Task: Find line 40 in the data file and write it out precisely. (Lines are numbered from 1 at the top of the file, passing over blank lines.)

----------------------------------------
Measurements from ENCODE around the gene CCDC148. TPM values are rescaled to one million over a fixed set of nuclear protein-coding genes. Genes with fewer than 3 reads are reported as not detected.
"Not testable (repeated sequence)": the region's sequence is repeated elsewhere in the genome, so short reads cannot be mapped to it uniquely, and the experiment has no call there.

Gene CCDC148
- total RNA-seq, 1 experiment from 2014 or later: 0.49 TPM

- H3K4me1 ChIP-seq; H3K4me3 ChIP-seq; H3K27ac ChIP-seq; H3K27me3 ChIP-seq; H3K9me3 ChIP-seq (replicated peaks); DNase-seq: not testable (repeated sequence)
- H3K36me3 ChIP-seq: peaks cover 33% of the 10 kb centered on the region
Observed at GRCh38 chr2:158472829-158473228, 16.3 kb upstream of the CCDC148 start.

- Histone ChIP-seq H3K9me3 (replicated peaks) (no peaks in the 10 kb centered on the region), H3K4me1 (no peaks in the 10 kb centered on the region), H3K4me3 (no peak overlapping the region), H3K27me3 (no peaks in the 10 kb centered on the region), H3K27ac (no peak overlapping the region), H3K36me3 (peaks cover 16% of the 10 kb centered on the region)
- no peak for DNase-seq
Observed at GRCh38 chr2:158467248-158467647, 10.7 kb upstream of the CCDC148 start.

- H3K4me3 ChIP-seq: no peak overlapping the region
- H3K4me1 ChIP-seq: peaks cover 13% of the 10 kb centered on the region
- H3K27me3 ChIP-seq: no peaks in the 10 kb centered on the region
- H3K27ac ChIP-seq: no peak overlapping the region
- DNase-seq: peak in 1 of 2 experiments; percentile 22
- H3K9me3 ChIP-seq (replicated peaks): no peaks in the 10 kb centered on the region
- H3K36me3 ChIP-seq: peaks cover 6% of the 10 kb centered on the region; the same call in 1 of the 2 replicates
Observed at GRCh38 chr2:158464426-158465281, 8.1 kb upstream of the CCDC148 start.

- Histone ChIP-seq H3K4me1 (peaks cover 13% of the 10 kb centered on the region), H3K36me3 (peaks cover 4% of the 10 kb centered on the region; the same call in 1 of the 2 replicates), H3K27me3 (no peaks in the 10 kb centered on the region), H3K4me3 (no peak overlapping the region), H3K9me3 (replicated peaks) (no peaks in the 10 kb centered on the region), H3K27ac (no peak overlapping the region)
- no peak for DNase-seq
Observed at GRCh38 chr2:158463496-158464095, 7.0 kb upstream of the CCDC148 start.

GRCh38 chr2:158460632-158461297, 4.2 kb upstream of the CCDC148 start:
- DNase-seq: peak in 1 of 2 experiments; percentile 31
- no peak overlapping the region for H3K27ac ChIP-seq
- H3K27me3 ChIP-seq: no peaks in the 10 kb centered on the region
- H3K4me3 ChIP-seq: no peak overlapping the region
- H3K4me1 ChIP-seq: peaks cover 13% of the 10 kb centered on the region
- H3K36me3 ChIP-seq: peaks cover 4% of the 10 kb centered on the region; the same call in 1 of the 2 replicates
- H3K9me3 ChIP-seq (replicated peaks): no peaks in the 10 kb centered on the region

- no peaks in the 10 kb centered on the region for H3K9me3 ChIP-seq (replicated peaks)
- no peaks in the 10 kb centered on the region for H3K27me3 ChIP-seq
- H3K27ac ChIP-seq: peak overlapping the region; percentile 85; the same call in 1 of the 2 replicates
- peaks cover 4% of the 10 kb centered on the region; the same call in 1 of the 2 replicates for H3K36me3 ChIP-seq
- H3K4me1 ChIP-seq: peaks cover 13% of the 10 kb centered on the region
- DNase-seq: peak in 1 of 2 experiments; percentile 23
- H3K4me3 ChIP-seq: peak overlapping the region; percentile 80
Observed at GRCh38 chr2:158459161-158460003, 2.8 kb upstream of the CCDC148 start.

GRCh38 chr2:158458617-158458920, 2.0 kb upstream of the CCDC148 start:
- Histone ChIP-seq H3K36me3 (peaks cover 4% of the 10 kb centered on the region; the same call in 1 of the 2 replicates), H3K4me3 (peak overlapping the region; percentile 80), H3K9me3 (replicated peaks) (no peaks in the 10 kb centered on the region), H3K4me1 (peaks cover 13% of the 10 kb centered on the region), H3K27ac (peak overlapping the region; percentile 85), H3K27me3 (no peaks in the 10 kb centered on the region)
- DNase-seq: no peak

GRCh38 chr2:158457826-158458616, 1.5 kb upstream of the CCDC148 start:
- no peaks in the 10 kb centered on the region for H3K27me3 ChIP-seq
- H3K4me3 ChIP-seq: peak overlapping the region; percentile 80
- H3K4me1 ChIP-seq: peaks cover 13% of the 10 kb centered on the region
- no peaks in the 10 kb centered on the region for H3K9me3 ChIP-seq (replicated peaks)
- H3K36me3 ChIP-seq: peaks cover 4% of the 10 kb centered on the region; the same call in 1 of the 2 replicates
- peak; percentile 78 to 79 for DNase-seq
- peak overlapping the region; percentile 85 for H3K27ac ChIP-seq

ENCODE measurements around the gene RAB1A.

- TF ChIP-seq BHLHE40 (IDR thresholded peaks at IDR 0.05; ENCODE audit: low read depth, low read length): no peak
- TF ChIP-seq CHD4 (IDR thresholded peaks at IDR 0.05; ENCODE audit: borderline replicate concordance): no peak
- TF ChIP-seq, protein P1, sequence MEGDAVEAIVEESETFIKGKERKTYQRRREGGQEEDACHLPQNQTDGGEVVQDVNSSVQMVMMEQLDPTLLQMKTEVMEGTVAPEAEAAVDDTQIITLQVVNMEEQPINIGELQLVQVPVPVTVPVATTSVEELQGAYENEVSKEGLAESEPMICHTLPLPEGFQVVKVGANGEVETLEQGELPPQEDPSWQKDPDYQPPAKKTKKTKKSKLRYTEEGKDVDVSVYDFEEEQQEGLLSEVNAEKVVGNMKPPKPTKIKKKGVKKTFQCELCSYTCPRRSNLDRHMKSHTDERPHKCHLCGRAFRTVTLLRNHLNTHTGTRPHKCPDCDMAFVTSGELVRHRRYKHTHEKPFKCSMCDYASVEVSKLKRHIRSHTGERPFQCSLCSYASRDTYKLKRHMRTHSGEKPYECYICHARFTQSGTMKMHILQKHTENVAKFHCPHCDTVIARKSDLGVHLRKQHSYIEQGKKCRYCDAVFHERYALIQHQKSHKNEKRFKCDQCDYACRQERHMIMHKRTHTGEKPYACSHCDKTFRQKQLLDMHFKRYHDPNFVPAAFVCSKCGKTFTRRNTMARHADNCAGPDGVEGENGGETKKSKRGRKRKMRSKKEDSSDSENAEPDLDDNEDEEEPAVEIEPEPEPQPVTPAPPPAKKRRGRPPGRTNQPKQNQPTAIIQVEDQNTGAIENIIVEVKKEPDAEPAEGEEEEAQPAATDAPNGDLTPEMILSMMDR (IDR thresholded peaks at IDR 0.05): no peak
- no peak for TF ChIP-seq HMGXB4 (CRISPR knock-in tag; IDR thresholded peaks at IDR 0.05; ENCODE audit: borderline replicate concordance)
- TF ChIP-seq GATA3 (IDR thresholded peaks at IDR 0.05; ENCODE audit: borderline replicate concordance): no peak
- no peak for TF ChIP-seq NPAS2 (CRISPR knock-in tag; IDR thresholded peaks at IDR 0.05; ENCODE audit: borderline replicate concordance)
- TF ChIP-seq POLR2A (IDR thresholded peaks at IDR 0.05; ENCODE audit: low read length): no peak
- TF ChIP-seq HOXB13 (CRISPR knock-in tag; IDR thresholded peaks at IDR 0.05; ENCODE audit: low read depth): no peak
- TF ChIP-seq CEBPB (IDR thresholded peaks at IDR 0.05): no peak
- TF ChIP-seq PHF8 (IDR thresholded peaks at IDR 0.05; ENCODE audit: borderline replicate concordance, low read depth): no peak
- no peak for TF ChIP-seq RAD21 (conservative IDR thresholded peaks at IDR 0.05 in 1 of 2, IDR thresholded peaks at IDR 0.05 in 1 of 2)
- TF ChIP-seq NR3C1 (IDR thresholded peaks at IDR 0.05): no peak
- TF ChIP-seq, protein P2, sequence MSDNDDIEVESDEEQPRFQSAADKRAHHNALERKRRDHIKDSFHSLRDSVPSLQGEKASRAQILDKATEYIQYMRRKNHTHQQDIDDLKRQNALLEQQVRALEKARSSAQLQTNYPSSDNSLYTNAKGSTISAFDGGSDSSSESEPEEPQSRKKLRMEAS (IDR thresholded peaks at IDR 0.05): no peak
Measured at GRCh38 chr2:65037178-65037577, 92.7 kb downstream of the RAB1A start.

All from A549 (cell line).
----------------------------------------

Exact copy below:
- DNase-seq: no peak